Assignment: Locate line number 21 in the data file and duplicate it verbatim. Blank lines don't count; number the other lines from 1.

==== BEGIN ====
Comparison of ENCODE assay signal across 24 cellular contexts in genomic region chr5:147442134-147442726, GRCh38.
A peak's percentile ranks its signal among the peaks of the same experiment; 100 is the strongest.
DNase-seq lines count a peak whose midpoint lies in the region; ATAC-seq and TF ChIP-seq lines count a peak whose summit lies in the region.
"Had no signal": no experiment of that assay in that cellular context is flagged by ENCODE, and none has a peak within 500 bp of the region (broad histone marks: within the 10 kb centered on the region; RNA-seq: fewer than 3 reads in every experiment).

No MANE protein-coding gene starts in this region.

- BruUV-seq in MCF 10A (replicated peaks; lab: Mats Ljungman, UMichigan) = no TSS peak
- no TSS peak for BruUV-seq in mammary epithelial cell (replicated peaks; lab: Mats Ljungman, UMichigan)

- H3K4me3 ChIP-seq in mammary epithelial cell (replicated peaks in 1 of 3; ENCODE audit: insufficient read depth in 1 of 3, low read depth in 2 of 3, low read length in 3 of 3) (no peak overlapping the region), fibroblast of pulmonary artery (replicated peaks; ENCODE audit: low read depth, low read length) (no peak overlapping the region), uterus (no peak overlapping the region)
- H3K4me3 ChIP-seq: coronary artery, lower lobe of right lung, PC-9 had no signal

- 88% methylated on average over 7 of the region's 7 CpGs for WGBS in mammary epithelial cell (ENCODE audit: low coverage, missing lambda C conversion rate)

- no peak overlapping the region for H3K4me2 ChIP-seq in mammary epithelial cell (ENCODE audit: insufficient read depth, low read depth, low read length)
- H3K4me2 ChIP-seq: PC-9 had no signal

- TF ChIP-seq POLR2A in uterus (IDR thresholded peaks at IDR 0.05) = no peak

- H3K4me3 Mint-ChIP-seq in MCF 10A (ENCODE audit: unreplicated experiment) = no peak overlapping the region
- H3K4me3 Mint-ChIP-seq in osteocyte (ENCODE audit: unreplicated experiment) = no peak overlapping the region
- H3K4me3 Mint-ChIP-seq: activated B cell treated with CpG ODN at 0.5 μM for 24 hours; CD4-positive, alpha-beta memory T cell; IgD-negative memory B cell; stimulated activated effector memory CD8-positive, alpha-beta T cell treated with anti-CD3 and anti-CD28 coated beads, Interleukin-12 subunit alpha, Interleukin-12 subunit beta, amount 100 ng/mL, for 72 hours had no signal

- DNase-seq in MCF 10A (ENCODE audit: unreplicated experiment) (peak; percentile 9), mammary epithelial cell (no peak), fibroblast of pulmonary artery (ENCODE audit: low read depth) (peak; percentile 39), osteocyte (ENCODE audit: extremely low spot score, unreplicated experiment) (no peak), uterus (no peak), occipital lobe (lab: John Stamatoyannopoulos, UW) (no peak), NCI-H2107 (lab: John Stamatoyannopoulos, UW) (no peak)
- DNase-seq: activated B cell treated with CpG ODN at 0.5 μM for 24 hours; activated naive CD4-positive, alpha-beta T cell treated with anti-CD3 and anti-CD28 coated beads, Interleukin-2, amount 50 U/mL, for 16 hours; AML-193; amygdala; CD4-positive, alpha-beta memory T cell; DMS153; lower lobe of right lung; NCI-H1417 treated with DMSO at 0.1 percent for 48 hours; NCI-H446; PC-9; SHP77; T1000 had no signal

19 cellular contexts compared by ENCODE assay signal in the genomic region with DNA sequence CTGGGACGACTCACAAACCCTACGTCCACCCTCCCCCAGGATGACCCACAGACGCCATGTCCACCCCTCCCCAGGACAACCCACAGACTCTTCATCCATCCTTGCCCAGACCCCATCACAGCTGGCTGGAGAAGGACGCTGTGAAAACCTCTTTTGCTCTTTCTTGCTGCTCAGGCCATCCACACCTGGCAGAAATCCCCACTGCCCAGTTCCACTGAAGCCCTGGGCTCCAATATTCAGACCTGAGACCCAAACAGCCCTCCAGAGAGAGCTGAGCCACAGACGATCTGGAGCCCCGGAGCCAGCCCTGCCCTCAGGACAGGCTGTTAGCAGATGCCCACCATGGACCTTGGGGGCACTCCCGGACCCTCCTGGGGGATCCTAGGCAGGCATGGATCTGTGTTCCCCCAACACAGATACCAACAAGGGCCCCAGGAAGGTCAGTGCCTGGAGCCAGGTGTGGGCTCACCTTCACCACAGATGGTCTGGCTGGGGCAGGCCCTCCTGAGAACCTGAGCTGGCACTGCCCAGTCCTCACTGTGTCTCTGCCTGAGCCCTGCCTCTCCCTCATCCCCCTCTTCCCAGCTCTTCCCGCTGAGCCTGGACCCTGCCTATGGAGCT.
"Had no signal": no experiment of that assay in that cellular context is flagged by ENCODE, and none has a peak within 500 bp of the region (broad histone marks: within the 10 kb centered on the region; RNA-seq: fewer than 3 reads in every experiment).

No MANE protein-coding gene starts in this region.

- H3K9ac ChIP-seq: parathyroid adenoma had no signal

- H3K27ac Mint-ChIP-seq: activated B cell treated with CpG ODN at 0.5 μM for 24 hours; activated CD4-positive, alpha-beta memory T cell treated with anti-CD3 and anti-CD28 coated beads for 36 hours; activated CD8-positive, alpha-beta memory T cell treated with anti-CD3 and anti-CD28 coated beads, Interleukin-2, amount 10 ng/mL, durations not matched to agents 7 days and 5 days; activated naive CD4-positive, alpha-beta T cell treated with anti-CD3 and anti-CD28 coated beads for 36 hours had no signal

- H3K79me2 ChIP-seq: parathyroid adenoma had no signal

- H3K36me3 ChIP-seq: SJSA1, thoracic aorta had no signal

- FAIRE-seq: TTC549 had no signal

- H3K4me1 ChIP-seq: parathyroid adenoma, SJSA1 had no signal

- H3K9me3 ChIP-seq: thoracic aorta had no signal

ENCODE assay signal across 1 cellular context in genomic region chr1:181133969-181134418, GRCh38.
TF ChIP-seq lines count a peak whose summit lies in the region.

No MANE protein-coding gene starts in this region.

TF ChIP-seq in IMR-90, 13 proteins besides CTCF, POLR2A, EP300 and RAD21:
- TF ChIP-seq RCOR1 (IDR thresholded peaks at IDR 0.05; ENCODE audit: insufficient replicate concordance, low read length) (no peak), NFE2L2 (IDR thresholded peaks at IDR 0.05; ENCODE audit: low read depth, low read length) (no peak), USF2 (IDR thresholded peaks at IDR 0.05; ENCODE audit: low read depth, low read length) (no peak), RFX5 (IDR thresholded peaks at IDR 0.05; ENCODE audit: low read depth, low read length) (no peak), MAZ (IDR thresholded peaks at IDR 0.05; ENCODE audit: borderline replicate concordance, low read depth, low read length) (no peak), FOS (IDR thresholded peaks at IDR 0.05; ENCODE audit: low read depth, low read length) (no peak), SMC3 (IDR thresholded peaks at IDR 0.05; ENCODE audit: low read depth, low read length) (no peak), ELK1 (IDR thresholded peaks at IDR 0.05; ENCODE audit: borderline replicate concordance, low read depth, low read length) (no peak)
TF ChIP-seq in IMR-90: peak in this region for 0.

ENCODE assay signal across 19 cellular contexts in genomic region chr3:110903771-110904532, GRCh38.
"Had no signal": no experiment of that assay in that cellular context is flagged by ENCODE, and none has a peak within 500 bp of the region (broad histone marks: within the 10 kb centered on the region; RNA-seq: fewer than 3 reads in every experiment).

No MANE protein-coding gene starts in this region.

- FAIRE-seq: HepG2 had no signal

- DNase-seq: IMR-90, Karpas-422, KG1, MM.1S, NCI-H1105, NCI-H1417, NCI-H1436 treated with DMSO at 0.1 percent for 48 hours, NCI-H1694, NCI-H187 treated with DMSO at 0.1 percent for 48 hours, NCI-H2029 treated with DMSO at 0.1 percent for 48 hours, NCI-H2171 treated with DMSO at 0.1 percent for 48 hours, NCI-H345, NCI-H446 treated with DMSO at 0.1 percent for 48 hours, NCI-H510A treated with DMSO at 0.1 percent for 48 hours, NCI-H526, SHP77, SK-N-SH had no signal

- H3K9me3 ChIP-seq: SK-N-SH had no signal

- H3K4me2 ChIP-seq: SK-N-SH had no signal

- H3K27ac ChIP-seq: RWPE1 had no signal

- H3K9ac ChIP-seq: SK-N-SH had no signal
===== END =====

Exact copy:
No MANE protein-coding gene starts in this region.